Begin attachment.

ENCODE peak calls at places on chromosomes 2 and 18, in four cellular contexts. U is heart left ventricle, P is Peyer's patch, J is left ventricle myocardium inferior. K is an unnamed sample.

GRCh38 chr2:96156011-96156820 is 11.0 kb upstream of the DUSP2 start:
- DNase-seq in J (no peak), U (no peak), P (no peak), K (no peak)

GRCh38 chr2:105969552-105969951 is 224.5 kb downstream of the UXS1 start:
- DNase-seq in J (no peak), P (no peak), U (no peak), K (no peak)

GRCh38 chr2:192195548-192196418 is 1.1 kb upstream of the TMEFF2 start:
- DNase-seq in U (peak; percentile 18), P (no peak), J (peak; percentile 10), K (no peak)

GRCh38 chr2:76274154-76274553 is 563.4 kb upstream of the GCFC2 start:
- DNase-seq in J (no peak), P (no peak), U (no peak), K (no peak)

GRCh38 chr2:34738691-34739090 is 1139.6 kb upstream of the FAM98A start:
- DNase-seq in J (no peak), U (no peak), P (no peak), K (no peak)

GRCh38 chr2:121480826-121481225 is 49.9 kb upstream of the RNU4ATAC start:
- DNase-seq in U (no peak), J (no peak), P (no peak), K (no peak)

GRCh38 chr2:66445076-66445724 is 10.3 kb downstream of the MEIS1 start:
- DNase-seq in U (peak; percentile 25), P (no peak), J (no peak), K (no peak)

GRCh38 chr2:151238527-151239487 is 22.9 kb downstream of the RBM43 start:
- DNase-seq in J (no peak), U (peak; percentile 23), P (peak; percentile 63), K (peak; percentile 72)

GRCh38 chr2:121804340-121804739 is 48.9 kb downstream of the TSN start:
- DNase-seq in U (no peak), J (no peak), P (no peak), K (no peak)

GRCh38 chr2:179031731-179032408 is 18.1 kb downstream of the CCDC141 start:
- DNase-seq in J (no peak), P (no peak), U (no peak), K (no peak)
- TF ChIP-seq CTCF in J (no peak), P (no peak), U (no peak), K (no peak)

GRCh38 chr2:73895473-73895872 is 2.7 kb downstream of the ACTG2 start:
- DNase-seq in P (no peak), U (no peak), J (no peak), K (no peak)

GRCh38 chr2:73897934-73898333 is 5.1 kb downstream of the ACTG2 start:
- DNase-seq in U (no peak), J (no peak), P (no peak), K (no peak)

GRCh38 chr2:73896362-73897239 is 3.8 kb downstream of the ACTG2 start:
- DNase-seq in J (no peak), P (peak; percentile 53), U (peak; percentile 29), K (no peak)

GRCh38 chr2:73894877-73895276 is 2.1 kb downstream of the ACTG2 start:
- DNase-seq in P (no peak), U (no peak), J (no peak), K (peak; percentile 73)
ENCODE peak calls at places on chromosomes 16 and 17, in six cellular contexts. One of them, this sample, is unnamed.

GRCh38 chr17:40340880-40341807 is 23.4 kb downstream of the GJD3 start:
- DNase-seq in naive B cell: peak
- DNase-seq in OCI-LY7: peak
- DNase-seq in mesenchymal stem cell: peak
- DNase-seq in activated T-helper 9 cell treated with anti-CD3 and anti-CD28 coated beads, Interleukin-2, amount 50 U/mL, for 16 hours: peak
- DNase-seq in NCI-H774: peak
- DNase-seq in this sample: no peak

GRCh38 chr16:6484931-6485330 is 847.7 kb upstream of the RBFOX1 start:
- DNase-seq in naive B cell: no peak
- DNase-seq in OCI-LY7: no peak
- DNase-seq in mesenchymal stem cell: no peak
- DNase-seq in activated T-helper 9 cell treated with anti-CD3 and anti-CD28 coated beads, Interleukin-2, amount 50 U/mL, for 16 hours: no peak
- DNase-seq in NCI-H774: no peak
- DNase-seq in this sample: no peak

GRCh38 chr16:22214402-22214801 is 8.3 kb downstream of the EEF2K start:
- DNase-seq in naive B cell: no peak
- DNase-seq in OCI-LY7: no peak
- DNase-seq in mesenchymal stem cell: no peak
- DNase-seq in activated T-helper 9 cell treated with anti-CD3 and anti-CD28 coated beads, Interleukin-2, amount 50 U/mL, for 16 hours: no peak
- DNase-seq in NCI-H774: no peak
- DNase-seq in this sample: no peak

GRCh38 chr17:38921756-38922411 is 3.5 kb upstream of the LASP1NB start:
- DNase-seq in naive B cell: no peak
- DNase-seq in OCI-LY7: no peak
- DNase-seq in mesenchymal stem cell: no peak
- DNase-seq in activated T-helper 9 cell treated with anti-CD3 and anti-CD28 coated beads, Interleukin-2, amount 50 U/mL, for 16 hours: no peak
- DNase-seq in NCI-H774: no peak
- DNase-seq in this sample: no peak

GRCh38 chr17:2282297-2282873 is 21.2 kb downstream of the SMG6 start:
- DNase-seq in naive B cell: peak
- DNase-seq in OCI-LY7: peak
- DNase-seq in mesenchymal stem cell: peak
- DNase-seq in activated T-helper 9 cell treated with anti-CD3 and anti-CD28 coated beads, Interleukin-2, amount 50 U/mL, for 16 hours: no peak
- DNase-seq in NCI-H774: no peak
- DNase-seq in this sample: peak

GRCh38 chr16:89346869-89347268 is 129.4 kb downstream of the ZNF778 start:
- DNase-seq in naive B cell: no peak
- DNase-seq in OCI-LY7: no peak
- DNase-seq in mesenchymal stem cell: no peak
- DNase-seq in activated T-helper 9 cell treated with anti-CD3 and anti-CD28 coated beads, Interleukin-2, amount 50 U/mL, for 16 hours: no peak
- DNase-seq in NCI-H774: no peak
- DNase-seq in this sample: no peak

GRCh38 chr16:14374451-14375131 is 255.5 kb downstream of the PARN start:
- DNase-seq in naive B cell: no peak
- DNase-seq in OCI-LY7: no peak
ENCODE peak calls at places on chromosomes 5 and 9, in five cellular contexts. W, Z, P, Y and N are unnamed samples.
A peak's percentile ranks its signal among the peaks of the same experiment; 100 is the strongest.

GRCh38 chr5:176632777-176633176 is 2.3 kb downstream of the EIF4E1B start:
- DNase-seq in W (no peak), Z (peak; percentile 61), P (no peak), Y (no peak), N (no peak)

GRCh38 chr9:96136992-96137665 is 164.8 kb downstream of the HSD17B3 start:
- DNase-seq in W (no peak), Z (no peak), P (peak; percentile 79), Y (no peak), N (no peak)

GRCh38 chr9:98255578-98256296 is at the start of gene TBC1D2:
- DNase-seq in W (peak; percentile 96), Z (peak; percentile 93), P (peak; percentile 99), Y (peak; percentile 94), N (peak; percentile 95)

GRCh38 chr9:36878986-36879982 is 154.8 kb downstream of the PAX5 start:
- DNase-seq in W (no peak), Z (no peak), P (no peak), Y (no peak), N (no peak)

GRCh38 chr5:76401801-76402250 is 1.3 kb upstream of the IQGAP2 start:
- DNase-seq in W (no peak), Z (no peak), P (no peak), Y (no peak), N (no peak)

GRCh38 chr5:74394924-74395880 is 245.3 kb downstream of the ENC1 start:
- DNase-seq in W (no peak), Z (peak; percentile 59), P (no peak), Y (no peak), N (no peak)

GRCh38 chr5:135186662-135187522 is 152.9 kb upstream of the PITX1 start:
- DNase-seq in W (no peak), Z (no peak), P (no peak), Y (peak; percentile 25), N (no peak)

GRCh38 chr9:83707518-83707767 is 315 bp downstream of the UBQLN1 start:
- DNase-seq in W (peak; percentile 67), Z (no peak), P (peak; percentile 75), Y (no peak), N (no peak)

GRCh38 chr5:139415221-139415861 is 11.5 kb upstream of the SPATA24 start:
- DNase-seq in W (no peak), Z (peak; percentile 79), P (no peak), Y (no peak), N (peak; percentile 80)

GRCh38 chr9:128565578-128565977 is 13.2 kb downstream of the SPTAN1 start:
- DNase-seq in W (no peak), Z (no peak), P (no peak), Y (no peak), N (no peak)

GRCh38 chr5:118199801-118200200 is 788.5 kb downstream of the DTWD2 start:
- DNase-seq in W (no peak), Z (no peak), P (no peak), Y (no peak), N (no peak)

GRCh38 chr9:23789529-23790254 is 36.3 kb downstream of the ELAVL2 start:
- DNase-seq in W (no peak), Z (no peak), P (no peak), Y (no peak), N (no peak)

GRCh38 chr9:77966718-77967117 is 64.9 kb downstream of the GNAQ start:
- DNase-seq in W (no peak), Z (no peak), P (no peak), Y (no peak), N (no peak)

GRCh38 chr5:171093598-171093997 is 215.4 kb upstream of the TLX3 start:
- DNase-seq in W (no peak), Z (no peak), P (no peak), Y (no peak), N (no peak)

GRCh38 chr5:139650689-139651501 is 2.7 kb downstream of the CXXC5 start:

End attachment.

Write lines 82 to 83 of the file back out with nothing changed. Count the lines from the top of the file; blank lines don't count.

- DNase-seq in W (no peak), Z (no peak), P (peak; percentile 79), Y (no peak), N (no peak)

GRCh38 chr9:98255578-98256296 is at the start of gene TBC1D2: